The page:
(Thymus vulgaris)

Its smell often evokes the scents of the Mediterranean – richly seasoned goat cheese dipped in olive oil or freshly baked buns sprinkled with olive oil and fresh or dried thyme leaves. Thymus vulgaris is a famous herb and a recognisable part of North African za’atar which is used to season many dishes, from meats to salads. It should not be confused with Breckland wild thyme, Thymus serpyllum, which is its close relative. This low bushy plant originates from a region where one cannot imagine life without it – the Mediterranean belt stretching from the far western part of the Mediterranean to the south of Italy. Today it is cultivated all over the world and still thrives as a wild plant on rugged coastal terrain. Rubbing its leaves releases an intense incense smell, stronger than oregano; it is especially beautiful in early summer when it is covered with purple flowers.

Thyme has left its mark not only on cooking, but also on mythology and medicine. Ancient Egyptians used it for mummification and ancient Greeks used to add it to baths and to incense their temples with its burning bouquets. It was believed that this plant could invigorate and strengthen the body, in addition to driving away evil forces. Romans used to add it abundantly to their food, believing that it could ease digestion even after the heaviest of meals. All these customs and beliefs were not without foundation. Today we know that thyme contains thymol, which, if added to meat products, acts as an excellent preservative. It is an excellent antiseptic, so it certainly drove away “evil forces” which took the form of various microbes in ancient places of mass gatherings; it has a very favourable effect on the digestive system, so it definitely helped the Romans after overeating during their famous Bacchanalia festivals.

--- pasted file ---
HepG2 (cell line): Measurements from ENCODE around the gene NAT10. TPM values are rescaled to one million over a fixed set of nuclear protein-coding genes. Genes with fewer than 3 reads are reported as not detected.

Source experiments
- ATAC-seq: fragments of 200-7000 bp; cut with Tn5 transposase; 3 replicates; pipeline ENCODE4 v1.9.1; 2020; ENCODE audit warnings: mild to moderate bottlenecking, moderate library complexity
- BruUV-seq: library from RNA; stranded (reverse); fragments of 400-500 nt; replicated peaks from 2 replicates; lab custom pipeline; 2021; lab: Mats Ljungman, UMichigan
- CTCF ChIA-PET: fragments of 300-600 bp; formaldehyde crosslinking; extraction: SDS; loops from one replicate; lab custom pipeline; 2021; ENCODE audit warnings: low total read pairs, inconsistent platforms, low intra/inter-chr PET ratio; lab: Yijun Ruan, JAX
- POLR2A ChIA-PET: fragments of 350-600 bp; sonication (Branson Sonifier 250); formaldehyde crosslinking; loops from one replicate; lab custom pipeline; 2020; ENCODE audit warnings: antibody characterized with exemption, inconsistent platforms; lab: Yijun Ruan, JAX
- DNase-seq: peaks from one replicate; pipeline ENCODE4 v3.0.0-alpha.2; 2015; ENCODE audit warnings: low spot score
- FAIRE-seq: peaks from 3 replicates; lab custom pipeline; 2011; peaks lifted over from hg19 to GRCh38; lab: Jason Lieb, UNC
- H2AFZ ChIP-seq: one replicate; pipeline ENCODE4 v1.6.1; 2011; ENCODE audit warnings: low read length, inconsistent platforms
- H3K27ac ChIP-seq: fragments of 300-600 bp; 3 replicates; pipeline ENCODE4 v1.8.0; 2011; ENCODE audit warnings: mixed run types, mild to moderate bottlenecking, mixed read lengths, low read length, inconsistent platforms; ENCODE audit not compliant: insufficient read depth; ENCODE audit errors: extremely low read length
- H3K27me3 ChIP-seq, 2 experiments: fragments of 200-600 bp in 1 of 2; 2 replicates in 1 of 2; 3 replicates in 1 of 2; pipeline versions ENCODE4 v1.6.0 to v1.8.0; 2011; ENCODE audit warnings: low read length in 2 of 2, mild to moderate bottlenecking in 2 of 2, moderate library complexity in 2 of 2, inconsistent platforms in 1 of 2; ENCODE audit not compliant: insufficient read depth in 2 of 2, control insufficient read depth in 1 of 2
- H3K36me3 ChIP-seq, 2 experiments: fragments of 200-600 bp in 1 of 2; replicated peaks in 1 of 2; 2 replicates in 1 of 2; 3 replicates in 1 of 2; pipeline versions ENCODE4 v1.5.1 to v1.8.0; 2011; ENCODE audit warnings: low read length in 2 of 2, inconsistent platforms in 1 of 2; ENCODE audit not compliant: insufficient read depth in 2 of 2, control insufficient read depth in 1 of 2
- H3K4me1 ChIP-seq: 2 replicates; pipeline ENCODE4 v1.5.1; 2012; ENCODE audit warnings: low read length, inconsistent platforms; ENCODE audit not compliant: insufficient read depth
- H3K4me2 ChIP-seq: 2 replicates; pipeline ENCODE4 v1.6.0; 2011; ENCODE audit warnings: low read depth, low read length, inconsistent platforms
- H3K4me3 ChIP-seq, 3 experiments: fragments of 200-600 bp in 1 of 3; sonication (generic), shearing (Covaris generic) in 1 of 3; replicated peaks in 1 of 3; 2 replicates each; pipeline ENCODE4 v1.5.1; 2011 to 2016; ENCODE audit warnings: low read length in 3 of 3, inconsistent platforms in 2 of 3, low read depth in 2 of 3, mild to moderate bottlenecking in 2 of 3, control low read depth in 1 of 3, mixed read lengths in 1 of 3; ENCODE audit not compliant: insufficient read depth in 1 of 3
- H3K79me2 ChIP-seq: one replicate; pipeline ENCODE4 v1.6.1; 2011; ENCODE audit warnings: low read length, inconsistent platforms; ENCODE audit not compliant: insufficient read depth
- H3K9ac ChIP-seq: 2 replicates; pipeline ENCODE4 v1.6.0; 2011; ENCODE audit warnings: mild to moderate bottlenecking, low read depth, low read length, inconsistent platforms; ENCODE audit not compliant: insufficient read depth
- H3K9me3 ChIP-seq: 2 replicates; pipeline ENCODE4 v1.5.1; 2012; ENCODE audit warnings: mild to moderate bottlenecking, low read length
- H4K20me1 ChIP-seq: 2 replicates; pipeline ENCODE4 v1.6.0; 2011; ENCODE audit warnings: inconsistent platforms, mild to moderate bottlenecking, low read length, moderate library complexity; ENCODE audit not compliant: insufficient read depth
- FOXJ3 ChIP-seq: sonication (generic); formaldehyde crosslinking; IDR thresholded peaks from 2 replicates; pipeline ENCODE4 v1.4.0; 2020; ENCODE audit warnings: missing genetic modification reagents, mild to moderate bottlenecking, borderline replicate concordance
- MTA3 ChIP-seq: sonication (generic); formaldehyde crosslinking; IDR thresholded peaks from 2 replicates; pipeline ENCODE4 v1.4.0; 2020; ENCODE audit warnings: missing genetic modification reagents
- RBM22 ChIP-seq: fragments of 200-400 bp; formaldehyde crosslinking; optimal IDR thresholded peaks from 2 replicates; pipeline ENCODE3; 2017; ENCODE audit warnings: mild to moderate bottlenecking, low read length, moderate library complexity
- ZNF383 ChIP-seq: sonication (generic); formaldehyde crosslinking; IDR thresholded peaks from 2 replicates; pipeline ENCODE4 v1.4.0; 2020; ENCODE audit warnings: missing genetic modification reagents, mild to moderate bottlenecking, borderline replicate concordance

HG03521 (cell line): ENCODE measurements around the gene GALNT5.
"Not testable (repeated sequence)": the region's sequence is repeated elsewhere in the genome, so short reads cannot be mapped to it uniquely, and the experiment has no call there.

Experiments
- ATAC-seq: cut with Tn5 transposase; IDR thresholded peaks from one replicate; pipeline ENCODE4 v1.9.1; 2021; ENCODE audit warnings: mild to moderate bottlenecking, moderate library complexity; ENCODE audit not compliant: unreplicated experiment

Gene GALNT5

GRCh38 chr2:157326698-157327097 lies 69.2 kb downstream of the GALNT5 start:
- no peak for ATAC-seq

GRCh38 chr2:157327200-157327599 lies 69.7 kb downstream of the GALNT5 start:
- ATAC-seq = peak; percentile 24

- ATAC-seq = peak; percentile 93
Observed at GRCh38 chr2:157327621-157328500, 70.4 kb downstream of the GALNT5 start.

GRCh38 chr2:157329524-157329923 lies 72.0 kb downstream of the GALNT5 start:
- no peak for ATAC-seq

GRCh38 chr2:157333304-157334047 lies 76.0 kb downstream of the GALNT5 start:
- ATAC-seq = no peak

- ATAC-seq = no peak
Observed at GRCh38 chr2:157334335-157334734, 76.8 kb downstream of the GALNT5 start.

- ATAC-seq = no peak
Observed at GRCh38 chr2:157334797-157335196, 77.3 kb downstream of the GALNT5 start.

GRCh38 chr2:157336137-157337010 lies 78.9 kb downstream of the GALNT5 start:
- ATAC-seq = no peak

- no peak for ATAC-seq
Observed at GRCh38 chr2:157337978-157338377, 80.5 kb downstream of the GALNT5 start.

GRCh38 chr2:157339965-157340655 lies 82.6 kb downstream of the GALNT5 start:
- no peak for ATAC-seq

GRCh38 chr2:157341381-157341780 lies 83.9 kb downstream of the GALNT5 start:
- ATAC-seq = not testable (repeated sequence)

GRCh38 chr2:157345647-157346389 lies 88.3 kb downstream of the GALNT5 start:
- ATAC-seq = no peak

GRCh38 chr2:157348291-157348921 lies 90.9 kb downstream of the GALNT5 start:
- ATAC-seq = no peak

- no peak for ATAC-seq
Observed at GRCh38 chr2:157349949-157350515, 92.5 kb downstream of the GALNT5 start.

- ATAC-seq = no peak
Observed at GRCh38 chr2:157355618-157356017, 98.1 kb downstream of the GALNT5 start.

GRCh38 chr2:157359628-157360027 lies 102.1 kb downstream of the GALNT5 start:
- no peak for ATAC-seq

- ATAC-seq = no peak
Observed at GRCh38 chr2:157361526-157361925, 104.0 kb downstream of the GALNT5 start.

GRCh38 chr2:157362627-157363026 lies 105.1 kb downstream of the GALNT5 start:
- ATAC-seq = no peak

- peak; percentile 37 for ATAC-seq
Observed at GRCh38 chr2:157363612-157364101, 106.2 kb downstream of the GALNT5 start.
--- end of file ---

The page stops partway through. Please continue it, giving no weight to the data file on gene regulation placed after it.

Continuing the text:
According to the European Medicines Agency, thyme has been a valued folk cure throughout Europe, where it has been used for centuries for respiratory tract inflammation, colds, coughs and bronchitis; modern research backs up not only this, but also a much wider use of this great plant. Thyme oil contains up to 47 percent of thymol, about five percent of carvacrol, p-Cymene, linalool, alpha-Pinene – phenols with exceptional antiseptic properties. It is also rich in powerful antioxidants – zeaxanthin, apigenin, lutein, luteolin and thymine, as well as terpenes – monoterpenes and sesquiterpenes – that give it its characteristic scent. It is also rich in vitamins: A, C, B6, K, E and folic acid, as well as minerals – primarily potassium and manganese. Perhaps all these ingredients are responsible for the vitality and longevity of people from the Mediterranean region.

What have modern studies concluded so far? In addition to its effects on the body, thyme is also great for our mental well-being. One study came to the conclusion that this plant acts as a strong anxiolytic. Anxiety is the most widespread mental disorder today, which is accompanied not only by a constant feeling of unease, but also by physical symptoms: palpitations, headaches, sweating, a feeling of pressure in the chest and even digestive disorders. It is believed that phenols are the substance that can successfully remove anxiety, although science has not yet managed to work out the exact mechanism of this plant’s effect on our mental state.